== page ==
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number of shots from propane.

Post questions and info about pneumatic (compressed gas) powered cannons here. This includes discussion about valves, pipe types, compressors, alternate gas setups, and anything else relevant.
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number of shots from propane.

Unread postAuthor: c11man » Mon Jun 22, 2009 12:12 am

i am going to be using propane as a altunative gas source when my aircompressor is unavalible for this gun
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it has a 15 cubic inch chamber and i would filling it to max psi (150psi because summer temps allow for it)

does anyone know the equation for finding the number of shots i can get from one disposible propane clyender or is nice enough to do it for me?

thanks
c11man
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Re: number of shots from propane.

Unread postAuthor: Technician1002 » Mon Jun 22, 2009 1:03 am

c11man wrote:i am going to be using propane as a altunative gas source when my aircompressor is unavalible for this gun
Image

it has a 15 cubic inch chamber and i would filling it to max psi (150psi because summer temps allow for it)

does anyone know the equation for finding the number of shots i can get from one disposible propane clyender or is nice enough to do it for me?

thanks
c11man


I've been thinking along the same lines for some t shirt launching. I don't have answers yet, but the thought process I am using is we know the weight of propane and we know the pressure and volume of the chamber. What we don't know is the mass of propane used per shot. If we attack it at that angle, the rest should not be too hard.

A good place to start is here.
http://answers.yahoo.com/question/index ... 726AATG7BI

Once we know the mass at STP, we can scale for the pressure used. For rapid fire, allow for lower temperature.

EDIT; Just found this;
Liquid density (1.013 bar at boiling point) : 582 kg/m3
Liquid/gas equivalent (1.013 bar and 15 °C (59 °F)) : 311 vol/vol


From here;
http://encyclopedia.airliquide.com/Encyclopedia.asp?GasID=53

Scale volume by the bar increase and you are done. Volume of liquid propane can be found by looking at tank volumes and the ratio in comparison to water weight is easy to find.

http://wiki.answers.com/Q/Capacity_of_Propane_tank_with_gross_water_capacity_of_285_gals
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Unread postAuthor: jimmy101 » Mon Jun 22, 2009 12:58 pm

The typical Bernzomatic propane cylinder (blue) contains 400 grams of propane.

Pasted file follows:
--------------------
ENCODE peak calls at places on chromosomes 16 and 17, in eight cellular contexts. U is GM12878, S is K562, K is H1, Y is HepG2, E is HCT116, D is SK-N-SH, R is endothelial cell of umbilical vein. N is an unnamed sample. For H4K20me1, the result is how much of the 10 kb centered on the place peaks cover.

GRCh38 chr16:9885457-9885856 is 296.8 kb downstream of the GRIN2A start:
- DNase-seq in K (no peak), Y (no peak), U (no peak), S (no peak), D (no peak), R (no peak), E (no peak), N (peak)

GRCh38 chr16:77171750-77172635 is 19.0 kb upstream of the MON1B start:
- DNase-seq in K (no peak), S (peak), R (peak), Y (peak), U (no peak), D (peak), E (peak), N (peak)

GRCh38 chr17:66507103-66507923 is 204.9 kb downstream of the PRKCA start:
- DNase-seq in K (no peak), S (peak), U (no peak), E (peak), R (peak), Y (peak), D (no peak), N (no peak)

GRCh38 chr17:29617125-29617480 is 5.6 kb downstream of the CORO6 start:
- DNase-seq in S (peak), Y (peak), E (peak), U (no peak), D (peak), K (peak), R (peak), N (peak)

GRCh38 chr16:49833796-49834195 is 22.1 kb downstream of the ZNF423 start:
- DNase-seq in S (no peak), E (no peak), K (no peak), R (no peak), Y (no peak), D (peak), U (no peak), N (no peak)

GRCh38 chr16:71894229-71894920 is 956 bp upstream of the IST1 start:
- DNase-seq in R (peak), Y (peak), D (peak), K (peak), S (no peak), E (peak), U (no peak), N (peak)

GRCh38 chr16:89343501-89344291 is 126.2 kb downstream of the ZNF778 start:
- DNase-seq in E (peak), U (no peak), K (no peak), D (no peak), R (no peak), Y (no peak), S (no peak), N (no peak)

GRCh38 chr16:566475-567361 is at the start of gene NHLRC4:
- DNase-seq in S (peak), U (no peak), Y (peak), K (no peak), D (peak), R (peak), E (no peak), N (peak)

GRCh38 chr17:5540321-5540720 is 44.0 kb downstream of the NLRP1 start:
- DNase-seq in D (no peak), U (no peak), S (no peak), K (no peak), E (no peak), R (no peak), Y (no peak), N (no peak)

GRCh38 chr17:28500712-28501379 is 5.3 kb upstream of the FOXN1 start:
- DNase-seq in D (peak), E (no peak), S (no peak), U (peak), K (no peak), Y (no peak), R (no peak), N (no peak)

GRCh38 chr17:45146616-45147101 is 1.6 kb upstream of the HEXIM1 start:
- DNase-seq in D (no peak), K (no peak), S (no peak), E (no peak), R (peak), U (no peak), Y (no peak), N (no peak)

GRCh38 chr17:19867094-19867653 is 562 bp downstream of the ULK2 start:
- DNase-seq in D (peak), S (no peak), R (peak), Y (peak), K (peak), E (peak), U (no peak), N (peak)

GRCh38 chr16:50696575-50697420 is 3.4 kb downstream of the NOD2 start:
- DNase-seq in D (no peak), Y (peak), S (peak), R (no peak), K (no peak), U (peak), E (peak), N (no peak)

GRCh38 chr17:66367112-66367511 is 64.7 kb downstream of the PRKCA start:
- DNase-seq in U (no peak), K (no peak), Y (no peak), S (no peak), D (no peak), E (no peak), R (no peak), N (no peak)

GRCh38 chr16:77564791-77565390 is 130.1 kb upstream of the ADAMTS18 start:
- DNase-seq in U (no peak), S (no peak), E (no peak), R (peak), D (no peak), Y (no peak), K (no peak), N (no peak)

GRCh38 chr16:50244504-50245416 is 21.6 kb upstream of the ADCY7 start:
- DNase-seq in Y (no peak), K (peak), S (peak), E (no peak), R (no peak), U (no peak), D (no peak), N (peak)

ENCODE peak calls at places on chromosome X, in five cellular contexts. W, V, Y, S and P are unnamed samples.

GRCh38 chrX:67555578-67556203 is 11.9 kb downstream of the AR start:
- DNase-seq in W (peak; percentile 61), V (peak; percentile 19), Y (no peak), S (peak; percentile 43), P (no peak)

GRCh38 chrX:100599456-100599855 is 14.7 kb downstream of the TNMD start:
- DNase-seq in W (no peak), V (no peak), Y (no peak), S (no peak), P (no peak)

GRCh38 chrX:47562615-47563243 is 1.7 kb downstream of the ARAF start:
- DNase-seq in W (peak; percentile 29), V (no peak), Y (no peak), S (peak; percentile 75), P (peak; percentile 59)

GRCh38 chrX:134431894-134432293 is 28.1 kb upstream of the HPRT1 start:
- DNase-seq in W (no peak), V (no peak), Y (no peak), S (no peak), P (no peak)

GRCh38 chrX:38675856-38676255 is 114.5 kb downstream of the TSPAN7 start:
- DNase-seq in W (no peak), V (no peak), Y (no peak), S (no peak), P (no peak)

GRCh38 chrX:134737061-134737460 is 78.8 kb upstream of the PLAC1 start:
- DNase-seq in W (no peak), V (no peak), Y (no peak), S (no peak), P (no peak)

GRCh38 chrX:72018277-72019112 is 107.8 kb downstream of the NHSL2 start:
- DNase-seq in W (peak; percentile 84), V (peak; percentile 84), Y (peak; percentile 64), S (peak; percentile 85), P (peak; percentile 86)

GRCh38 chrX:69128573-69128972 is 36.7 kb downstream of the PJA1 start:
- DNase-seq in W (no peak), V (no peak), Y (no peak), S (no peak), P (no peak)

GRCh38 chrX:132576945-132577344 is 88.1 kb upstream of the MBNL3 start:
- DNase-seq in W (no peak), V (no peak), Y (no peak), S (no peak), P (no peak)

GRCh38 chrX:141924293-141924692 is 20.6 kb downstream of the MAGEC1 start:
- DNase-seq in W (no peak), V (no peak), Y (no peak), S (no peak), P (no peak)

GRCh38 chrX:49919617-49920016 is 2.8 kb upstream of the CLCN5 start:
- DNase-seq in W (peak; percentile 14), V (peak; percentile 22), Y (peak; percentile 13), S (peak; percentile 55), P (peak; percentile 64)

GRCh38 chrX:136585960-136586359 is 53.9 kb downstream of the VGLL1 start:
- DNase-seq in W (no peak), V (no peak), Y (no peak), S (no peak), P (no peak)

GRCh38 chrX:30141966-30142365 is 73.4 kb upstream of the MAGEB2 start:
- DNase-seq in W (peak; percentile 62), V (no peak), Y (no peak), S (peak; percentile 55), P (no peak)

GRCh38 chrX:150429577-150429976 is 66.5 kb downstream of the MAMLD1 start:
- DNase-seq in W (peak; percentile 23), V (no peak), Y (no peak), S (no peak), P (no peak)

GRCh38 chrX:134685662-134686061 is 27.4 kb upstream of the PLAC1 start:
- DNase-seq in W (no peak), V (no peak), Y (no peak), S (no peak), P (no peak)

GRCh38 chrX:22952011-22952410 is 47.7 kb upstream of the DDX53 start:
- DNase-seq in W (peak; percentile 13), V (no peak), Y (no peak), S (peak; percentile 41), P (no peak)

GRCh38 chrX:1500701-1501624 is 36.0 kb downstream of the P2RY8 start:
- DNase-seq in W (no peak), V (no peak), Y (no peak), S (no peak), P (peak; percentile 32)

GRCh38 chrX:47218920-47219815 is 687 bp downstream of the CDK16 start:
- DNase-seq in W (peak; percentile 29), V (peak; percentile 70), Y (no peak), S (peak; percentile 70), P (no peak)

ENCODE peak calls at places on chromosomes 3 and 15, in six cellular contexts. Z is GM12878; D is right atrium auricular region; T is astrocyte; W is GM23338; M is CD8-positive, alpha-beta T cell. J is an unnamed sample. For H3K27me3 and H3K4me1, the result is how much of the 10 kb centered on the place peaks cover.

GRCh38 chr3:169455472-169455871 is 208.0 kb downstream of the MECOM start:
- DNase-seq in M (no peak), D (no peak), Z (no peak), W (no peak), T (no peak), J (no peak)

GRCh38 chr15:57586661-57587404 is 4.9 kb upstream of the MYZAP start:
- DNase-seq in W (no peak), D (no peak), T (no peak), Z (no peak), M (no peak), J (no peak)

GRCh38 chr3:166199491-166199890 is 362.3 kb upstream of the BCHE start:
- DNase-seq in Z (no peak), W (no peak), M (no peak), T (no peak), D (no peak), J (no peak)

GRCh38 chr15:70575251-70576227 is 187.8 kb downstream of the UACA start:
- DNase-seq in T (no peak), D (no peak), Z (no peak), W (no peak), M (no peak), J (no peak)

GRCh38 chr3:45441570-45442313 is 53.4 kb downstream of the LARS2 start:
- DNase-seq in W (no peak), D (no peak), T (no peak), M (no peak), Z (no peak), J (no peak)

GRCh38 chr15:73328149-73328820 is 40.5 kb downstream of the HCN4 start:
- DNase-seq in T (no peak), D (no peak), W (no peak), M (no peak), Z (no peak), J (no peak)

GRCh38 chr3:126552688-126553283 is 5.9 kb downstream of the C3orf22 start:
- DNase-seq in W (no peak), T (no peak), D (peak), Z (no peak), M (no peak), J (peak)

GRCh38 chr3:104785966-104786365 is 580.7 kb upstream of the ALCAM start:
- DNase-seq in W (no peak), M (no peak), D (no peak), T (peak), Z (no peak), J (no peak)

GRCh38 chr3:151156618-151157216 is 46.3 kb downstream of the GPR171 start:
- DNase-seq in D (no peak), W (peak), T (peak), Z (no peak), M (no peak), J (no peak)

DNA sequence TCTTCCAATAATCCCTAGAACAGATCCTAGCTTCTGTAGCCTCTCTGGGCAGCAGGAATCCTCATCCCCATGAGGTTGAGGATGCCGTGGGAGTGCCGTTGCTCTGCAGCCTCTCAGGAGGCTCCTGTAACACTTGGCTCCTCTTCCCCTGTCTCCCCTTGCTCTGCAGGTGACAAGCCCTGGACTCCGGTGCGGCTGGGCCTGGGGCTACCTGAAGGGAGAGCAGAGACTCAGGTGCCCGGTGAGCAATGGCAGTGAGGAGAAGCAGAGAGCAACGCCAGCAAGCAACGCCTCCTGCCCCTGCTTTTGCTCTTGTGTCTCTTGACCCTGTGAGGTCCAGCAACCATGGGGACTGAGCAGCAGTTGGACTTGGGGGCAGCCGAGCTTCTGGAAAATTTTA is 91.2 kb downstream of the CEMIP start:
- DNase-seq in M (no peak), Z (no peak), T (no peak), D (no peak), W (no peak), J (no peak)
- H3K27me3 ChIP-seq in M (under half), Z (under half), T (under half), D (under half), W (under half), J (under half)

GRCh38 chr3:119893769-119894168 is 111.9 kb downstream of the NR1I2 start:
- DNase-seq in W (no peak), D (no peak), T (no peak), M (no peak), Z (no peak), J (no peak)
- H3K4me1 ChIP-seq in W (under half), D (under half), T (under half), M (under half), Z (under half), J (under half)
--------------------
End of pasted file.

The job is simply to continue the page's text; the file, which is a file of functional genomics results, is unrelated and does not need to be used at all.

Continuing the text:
http://www.hardwarestore.com/pop-print/ ... rodNo=7148

At STP (32F, 14.5 PSIA) that would be (molecular weight of propane is 44);
(400g)(mol/44g)(22.4L/mol) = 203.6L

Propane at 150 PSIG (165 PSIA, assumes a pretty hot day) ignoring other temperature affects;
P1V1=P2V2
(14.5 PSIA)(203.6L) = (165 PSIA)(xL)
x = 17.9L
So, that 400g of propane in the cylinder is equivalent to 17.9L at 165 PSIA.

Your chamber is 15ci chamber (0.246L), so shots per propane cylinder;
(17.9L)(1 shot/0.246L) = 73 shots

YMMV and there is always the possiblity I screwed up the math :D
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Unread postAuthor: c11man » Mon Jun 22, 2009 4:13 pm

thanks alot jimmy and tech.

73 shots seems a little low for how small my chamber is in my opion. but i could be wrong.

the number of shot will increase or decrease proporionaly with my chamber volume if i change it right?
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Unread postAuthor: Technician1002 » Mon Jun 22, 2009 7:19 pm

c11man wrote:thanks alot jimmy and tech.

73 shots seems a little low for how small my chamber is in my opion. but i could be wrong.

the number of shot will increase or decrease proporionaly with my chamber volume if i change it right?


Correct, except it's inversely proportional. Bigger chamber/less shots.

I haven't found any blatant errors in the math. As a double check I'll play with the numbers on volume alone using this from an earlier link above.

Liquid/gas equivalent (1.013 bar and 15 °C (59 °F)) : 311 vol/vol


A double check using the mole calculation and comparing it to the liquid to gas ratio will provide a fairly quick double check of the figures.

A 1Lb bottle of propane has the water capacity of 2.39 lbs of water.

1 lb of water is 27.680 cubic inches.
2.39 Pounds of water = 66.156 Cubic inches
66.156 Cubic inches of liquid propane = 20,574 cubic inches of vapor at standard pressure. Convert to your desired pressure to find the volume at the new pressure.
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Propane weight vs water weight for same volume.
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